Additionally there are three more buttons on the remote that activate relays on a remote control board that had been added to the car. The documentation stated that one of the buttons was intended to be used as a way to switch between autonomous mode and manual mode. Upon closer inspection however I realized that this was no longer wired correctly (the wire was simply tied to ground). I rewired it and tested that the button now made the wire switch between 0v and 5v (It did).

New Microcontroller:

This week we realized we would not have enough pins on our Arduino for what we needed. We debated purchasing an Arduino Mega for the increased pinout but instead we found a board that had previously been purchased for the car but had never been installed. It is an arm based board with an Arduino Mega form factor. It runs at 72Mhz and is programmed in C#. Austin took on the task of porting all of our code over to this microcontroller as he is very familiar with C#.

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Base Station Joystick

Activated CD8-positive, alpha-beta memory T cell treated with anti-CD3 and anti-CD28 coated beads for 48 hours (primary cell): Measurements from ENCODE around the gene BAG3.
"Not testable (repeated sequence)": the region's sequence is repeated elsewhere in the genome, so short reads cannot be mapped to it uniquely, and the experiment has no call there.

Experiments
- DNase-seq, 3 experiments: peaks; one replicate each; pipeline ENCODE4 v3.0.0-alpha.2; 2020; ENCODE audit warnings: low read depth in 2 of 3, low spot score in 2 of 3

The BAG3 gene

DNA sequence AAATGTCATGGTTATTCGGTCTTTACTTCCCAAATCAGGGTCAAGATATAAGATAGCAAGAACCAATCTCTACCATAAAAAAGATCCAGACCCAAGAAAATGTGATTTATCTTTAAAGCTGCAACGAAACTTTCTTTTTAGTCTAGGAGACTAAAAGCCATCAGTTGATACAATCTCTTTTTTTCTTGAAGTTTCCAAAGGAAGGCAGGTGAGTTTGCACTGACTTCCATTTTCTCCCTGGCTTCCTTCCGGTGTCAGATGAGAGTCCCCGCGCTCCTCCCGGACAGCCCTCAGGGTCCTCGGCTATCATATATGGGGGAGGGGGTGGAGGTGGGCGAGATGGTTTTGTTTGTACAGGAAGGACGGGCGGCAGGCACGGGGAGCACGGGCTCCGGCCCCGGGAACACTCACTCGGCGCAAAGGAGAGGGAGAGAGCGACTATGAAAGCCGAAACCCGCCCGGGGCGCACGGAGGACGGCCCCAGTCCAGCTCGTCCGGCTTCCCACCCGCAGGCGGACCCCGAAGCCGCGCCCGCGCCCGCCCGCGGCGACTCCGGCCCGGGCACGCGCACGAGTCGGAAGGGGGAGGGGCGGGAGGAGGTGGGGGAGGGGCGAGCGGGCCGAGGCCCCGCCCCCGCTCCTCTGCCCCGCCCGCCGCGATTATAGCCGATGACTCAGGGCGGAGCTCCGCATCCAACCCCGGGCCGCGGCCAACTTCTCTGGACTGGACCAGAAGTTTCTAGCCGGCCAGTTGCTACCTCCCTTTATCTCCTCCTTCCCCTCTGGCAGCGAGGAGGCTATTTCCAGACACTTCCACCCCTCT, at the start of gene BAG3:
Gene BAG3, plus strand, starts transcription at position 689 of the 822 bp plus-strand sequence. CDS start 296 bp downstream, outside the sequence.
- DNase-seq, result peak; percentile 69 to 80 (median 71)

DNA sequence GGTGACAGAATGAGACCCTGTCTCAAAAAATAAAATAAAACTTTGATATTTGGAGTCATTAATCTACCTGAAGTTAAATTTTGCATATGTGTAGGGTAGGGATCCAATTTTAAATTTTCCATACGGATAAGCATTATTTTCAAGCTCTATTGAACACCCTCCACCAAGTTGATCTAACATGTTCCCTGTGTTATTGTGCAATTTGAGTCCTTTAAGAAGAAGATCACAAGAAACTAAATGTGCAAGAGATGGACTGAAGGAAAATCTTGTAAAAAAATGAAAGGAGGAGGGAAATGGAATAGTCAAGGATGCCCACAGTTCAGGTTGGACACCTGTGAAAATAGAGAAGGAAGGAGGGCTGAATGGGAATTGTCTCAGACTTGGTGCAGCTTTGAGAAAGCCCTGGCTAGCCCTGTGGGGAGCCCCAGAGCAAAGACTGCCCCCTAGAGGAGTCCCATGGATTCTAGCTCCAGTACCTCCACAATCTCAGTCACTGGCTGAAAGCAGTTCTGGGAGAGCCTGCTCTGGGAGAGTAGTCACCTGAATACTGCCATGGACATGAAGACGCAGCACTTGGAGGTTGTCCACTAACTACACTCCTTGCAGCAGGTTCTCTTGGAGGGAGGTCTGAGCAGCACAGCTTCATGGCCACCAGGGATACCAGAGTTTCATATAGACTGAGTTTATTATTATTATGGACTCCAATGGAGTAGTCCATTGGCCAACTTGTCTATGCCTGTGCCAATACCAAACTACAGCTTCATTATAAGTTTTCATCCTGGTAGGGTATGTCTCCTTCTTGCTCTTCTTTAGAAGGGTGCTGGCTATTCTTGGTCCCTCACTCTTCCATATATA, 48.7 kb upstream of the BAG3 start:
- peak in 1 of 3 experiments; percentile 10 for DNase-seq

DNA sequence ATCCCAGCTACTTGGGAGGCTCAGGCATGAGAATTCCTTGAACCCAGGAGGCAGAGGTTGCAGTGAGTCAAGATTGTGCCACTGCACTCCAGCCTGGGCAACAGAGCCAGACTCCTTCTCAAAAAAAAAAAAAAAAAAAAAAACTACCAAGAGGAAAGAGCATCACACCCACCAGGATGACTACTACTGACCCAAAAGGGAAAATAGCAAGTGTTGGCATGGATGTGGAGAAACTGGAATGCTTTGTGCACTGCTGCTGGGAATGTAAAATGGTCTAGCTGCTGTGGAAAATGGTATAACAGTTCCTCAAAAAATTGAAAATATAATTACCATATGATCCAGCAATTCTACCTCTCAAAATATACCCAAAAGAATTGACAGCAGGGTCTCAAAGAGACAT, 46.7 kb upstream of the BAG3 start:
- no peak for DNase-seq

Over the course of a few days, I (Austin) began working on writing a C++ program to read a USB Joystick. I used Microsoft’s DirectX SDK because it seemed to provide the most versatility between different joysticks as well as having fairly decent documentation to go with it. The program itself is still a very rough draft, but it is able to read all the important values on the Joystick (Axis locations, and button presses). The program then copies all those values into a byte array that gets transmitter over a TCP/IP socket to a receiver program. The whole purpose of doing this is so that after the car is running by manual control (with a person physically in the car), we can implement manual control from the base station. The purpose of doing this is so that while the car is driving autonomously and something goes wrong, we should be able to immediately take manual control from the base station.